Marine fishes are important sources of protein throughout the world. As fish grow and age, they will accumulate contaminants, such as heavy metals and PCBs, that can be harmful to humans if consumed in high concentrations. Large, slow growing fishes that are at the top of the food web bioaccumulate contaminants over their lifetime, and therefore the largest fish often have the highest levels of these toxins. MarAlliance is collaborating with researchers at IIRMES to determine the levels of contaminants such as methyl mercury in fish and sharks to determine how contaminant levels in these organisms change over time. Results from these studies will help to inform the public about which fish species, and what sizes of these fish are safest to eat and which should avoided.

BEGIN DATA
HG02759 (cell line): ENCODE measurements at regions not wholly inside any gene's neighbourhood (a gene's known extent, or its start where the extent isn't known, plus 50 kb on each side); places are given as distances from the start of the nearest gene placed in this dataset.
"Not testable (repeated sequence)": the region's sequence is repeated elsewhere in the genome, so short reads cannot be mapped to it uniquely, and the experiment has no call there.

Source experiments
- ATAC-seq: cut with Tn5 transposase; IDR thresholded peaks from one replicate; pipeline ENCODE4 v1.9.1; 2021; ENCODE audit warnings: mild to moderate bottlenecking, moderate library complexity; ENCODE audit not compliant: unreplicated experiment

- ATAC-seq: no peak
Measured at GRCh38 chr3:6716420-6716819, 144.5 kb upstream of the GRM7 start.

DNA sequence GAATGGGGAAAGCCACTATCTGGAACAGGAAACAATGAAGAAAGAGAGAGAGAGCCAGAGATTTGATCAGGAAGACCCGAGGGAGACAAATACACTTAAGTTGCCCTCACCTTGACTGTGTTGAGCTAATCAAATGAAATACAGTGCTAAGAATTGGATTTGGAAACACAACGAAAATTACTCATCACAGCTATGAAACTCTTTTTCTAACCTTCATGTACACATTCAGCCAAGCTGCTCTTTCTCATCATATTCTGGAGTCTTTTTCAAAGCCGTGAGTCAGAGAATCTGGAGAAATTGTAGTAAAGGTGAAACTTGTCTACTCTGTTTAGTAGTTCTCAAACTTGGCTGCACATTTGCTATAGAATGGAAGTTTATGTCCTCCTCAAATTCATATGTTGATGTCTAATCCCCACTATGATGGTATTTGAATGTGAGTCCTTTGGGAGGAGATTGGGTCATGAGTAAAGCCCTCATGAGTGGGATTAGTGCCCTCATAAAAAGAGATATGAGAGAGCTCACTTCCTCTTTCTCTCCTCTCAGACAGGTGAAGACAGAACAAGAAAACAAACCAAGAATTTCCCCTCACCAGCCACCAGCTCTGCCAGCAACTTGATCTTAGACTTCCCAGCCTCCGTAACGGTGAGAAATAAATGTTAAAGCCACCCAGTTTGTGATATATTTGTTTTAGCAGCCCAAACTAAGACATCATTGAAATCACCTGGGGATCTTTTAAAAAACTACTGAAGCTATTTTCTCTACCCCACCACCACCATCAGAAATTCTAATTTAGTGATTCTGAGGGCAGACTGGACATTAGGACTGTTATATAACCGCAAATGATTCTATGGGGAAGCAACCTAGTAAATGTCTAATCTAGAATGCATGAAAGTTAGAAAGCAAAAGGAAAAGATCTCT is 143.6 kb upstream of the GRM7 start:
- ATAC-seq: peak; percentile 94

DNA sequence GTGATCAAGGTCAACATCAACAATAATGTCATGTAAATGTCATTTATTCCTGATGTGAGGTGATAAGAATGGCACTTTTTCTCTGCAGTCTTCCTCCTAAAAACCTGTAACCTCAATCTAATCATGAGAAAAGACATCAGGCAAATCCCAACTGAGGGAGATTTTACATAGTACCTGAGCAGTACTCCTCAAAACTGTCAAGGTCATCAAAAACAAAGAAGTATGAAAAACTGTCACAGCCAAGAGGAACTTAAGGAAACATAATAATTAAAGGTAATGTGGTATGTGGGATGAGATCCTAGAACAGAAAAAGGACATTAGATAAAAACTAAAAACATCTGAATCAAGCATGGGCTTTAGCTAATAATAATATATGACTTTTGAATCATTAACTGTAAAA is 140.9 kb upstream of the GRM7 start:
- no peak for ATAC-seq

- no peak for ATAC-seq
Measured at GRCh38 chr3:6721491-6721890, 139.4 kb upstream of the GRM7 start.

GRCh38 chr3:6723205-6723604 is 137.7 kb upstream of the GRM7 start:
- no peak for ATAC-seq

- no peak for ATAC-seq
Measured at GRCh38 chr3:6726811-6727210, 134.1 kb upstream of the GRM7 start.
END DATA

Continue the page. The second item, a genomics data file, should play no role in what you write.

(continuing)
Restoring Science, Community Engagement, and Marine Tourism at the Gladden Spit and Silk Cayes Marine Reserve
This MarAlliance led project aims to establish contemporary knowledge of large and commercially important fish, and develop a basis for scientifically informed and community-based marine